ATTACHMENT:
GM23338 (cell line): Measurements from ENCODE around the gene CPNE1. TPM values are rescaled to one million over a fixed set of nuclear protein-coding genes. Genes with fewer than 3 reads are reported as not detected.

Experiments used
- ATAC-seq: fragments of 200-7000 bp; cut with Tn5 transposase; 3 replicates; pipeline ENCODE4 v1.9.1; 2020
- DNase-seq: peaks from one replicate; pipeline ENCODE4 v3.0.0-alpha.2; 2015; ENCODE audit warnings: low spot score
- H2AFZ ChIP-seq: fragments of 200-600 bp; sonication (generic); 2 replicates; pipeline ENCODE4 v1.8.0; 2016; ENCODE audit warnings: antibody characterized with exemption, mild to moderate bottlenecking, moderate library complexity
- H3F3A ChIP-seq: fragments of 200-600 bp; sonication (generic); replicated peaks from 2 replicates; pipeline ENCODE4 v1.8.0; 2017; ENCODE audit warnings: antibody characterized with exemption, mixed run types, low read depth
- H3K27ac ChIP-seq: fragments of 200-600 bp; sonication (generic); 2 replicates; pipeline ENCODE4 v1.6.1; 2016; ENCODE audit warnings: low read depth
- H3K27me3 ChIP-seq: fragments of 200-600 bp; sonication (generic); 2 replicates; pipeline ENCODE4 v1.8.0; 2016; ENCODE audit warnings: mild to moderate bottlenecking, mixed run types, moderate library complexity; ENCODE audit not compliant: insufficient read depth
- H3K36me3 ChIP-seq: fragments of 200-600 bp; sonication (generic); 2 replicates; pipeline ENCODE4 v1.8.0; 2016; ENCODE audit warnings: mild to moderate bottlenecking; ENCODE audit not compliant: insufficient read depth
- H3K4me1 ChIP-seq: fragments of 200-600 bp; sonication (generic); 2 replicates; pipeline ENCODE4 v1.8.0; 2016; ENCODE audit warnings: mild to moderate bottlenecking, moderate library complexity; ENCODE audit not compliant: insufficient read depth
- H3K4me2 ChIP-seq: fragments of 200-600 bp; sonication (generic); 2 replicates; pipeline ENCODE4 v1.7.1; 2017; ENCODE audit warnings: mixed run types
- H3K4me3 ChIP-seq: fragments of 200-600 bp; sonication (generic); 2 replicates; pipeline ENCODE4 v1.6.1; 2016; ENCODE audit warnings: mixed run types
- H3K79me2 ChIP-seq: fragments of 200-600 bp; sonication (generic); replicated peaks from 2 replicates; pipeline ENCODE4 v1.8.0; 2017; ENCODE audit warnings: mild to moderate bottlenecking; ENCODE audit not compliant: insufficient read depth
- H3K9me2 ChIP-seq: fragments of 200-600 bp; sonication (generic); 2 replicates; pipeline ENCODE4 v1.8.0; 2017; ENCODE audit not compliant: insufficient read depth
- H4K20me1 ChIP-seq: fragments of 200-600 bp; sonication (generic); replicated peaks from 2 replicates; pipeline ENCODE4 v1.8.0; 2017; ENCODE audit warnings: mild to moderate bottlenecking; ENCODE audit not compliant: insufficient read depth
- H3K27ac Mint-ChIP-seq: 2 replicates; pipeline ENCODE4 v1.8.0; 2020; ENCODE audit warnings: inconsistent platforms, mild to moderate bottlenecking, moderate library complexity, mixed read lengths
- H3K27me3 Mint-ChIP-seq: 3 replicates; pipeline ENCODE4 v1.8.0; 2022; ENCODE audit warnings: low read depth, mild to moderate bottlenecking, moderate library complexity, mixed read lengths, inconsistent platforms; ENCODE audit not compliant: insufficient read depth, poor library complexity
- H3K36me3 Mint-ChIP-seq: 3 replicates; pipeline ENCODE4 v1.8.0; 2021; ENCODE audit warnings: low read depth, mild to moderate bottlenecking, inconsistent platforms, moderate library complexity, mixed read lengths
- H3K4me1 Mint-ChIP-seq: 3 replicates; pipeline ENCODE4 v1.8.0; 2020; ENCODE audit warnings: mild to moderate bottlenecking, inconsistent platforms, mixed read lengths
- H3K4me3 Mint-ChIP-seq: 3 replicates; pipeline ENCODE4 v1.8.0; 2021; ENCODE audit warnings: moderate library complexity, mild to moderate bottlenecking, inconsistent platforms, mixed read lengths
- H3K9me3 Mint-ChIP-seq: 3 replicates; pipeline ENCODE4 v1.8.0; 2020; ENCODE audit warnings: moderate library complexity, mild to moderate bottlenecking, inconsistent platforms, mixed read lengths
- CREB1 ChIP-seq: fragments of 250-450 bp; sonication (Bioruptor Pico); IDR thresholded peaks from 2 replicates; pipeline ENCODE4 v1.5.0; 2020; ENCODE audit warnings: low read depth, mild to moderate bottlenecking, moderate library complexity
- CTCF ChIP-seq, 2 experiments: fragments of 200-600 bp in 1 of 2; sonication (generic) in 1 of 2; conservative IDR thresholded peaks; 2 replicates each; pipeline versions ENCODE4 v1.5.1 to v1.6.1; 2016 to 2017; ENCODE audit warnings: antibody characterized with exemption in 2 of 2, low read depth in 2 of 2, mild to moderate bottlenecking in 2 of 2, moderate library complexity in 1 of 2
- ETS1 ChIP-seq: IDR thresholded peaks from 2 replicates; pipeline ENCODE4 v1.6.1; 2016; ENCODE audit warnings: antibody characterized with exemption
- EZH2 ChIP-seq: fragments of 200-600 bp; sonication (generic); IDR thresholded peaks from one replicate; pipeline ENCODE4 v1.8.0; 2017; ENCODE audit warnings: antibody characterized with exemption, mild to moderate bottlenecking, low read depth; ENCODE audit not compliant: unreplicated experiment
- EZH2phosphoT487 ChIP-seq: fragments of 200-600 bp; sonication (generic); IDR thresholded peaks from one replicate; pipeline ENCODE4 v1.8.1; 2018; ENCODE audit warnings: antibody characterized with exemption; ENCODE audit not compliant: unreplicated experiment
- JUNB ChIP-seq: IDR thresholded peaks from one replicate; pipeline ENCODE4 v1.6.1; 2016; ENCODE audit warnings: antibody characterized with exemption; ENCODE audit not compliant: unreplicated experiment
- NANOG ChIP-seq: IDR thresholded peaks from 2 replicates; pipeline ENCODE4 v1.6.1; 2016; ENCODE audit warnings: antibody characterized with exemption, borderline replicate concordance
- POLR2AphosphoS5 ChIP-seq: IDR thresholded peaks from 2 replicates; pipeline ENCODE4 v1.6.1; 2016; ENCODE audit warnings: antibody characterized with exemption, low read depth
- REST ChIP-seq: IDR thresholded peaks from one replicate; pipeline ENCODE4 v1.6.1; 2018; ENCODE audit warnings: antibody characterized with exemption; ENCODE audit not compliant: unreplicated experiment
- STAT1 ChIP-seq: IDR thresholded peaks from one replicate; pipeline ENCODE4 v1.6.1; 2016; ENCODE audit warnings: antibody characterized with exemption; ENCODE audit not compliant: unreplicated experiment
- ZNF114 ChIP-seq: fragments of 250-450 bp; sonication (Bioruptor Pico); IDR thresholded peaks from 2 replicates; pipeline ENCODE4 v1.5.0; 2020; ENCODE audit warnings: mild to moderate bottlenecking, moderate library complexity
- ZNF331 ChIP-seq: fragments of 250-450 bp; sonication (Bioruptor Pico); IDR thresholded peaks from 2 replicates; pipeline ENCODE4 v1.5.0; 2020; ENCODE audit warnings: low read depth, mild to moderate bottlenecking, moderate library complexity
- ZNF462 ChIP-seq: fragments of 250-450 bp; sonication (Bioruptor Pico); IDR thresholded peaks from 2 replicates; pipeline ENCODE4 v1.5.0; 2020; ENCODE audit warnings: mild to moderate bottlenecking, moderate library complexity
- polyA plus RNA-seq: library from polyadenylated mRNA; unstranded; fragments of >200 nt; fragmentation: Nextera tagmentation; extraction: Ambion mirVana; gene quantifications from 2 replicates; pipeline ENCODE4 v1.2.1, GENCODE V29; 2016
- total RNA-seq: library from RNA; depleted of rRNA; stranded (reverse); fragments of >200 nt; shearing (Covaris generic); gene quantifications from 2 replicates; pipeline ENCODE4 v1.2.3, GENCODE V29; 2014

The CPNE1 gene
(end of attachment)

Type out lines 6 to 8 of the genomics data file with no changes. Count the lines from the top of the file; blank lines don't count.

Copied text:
- H3F3A ChIP-seq: fragments of 200-600 bp; sonication (generic); replicated peaks from 2 replicates; pipeline ENCODE4 v1.8.0; 2017; ENCODE audit warnings: antibody characterized with exemption, mixed run types, low read depth
- H3K27ac ChIP-seq: fragments of 200-600 bp; sonication (generic); 2 replicates; pipeline ENCODE4 v1.6.1; 2016; ENCODE audit warnings: low read depth
- H3K27me3 ChIP-seq: fragments of 200-600 bp; sonication (generic); 2 replicates; pipeline ENCODE4 v1.8.0; 2016; ENCODE audit warnings: mild to moderate bottlenecking, mixed run types, moderate library complexity; ENCODE audit not compliant: insufficient read depth